Treatment-related myelodysplasia/AML in a patient with a history of breast cancer and an oligodendroglioma treated with temozolomide: case study and review of the literature.
ABSTRACT The emergence of temozolomide as an effective alkylating agent with little acute toxicity or cumulative myelosuppression has led to protracted courses of chemotherapy for many patients with gliomas. Secondary, or treatment-related, myelodysplasia (t-MDS) and acute myelogenous leukemia (t-AML) are life-threatening complications of alkylating chemotherapy and have been reported in patients with primary brain tumors. We describe a case of temozolomide-related t-MDS/AML and discuss the clinical features of this condition. Administration of an alkylating agent in patient populations with long median survivals must be undertaken with an understanding of the potential for this treatment complication.
Article: Prolonged and severe myelosuppression in two patients after low-dose temozolomide treatment- case study and review of literature.[show abstract] [hide abstract]
ABSTRACT: Temozolomide is an alkylating agent used frequently in the management of gliomas. Although temozolomide is generally safe, rarely it can cause life threatening complications. Here we report the cases of two patients who developed prolonged and severe pancytopenia after low dose continuous temozolomide concurrently with cranial radiotherapy. The pancytopenia lasted two to six months. Both the patients were young, treatment naïve, and had temozolomide treatment for only approximately four weeks.Journal of Neuro-Oncology 12/2007; 85(2):229-30. · 3.21 Impact Factor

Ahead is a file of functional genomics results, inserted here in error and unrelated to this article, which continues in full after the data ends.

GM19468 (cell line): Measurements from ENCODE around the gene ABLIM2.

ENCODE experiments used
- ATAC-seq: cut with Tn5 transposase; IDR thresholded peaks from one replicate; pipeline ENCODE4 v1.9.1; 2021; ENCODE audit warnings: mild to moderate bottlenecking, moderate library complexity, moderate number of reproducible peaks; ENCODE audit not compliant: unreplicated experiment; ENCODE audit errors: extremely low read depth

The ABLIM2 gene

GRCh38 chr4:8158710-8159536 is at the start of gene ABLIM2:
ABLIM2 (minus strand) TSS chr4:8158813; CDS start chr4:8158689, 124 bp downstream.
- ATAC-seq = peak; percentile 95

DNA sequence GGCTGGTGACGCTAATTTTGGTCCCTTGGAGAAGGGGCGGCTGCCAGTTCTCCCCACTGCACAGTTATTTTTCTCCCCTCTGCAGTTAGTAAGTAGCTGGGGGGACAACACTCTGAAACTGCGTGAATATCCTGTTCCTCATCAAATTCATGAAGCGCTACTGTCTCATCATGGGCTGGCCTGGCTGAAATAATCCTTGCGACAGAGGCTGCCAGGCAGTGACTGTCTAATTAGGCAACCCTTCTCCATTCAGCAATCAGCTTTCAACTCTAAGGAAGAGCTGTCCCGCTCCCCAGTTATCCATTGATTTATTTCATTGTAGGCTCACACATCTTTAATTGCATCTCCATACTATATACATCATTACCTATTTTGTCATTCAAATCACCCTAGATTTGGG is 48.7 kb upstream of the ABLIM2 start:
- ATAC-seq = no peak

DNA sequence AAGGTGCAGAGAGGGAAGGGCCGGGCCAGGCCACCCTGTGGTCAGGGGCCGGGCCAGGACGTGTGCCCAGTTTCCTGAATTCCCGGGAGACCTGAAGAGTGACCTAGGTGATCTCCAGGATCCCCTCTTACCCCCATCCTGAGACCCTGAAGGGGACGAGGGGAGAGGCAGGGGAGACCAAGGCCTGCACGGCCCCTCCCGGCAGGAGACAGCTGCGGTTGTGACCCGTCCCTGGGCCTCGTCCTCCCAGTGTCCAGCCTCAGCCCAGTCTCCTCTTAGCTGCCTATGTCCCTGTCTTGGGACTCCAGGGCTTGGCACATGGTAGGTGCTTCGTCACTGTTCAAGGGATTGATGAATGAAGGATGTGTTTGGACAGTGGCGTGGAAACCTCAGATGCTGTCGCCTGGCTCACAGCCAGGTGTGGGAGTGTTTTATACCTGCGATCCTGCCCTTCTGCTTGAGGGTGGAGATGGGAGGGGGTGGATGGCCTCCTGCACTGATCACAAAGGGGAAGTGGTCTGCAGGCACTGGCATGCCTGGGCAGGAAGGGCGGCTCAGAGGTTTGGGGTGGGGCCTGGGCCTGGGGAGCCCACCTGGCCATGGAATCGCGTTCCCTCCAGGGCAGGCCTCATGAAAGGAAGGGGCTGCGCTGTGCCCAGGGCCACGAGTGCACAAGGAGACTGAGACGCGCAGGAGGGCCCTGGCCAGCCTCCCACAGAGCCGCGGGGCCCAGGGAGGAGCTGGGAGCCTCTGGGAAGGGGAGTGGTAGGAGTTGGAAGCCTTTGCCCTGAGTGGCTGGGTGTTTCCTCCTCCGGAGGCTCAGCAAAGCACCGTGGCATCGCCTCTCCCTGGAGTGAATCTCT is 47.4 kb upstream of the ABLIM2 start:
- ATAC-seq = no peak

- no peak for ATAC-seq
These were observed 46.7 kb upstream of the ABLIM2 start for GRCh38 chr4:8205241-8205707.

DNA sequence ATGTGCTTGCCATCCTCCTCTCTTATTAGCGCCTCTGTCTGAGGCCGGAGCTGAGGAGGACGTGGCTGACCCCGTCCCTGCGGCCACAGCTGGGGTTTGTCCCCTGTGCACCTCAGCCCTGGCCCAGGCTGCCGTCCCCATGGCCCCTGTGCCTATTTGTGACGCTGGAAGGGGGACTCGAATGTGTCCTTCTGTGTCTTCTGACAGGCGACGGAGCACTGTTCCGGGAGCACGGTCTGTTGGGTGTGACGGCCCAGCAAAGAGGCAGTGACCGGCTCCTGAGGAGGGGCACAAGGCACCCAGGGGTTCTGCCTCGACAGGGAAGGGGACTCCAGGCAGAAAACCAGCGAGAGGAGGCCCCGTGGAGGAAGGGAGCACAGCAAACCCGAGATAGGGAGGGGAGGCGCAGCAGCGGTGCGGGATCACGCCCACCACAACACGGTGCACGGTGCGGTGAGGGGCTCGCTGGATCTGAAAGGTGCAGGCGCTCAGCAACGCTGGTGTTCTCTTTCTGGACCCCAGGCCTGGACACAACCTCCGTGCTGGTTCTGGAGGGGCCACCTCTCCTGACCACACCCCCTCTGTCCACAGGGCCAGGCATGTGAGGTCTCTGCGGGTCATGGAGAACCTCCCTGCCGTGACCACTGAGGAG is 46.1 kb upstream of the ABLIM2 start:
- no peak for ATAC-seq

Article: Acute lymphoblastic leukemia subsequent to temozolomide use in a 26-year-old man: a case report.[show abstract] [hide abstract]
ABSTRACT: We report the development of acute lymphoblastic leukemia in a patient in whom temozolomide was used for the treatment of a brain tumor. Unlike that of other alkylating agents, the leukemogenic potential of temozolomide is considered to be very low, and very rarely are such cases reported. A 26-year-old Pakistani man who was treated for glioblastoma with temozolomide in an adjuvant setting was diagnosed to have acute lymphoblastic leukemia one year after stopping temozolomide. Temozolomide is a highly active agent, used in the management of high-grade brain neoplasms. The agent is generally regarded to be safe, with an acceptable safety profile. Very few cases of myelodysplasia associated with temozolomide use have been reported. We report here the first case of acute lymphoblastic leukemia, which developed in a young man about one year after he finished taking temozolomide. This should provide further insight into a possible toxicity profile of this alkylating agent. This finding should be of interest to physicians in general and to medical oncologists in particular.Journal of Medical Case Reports 01/2010; 4:274.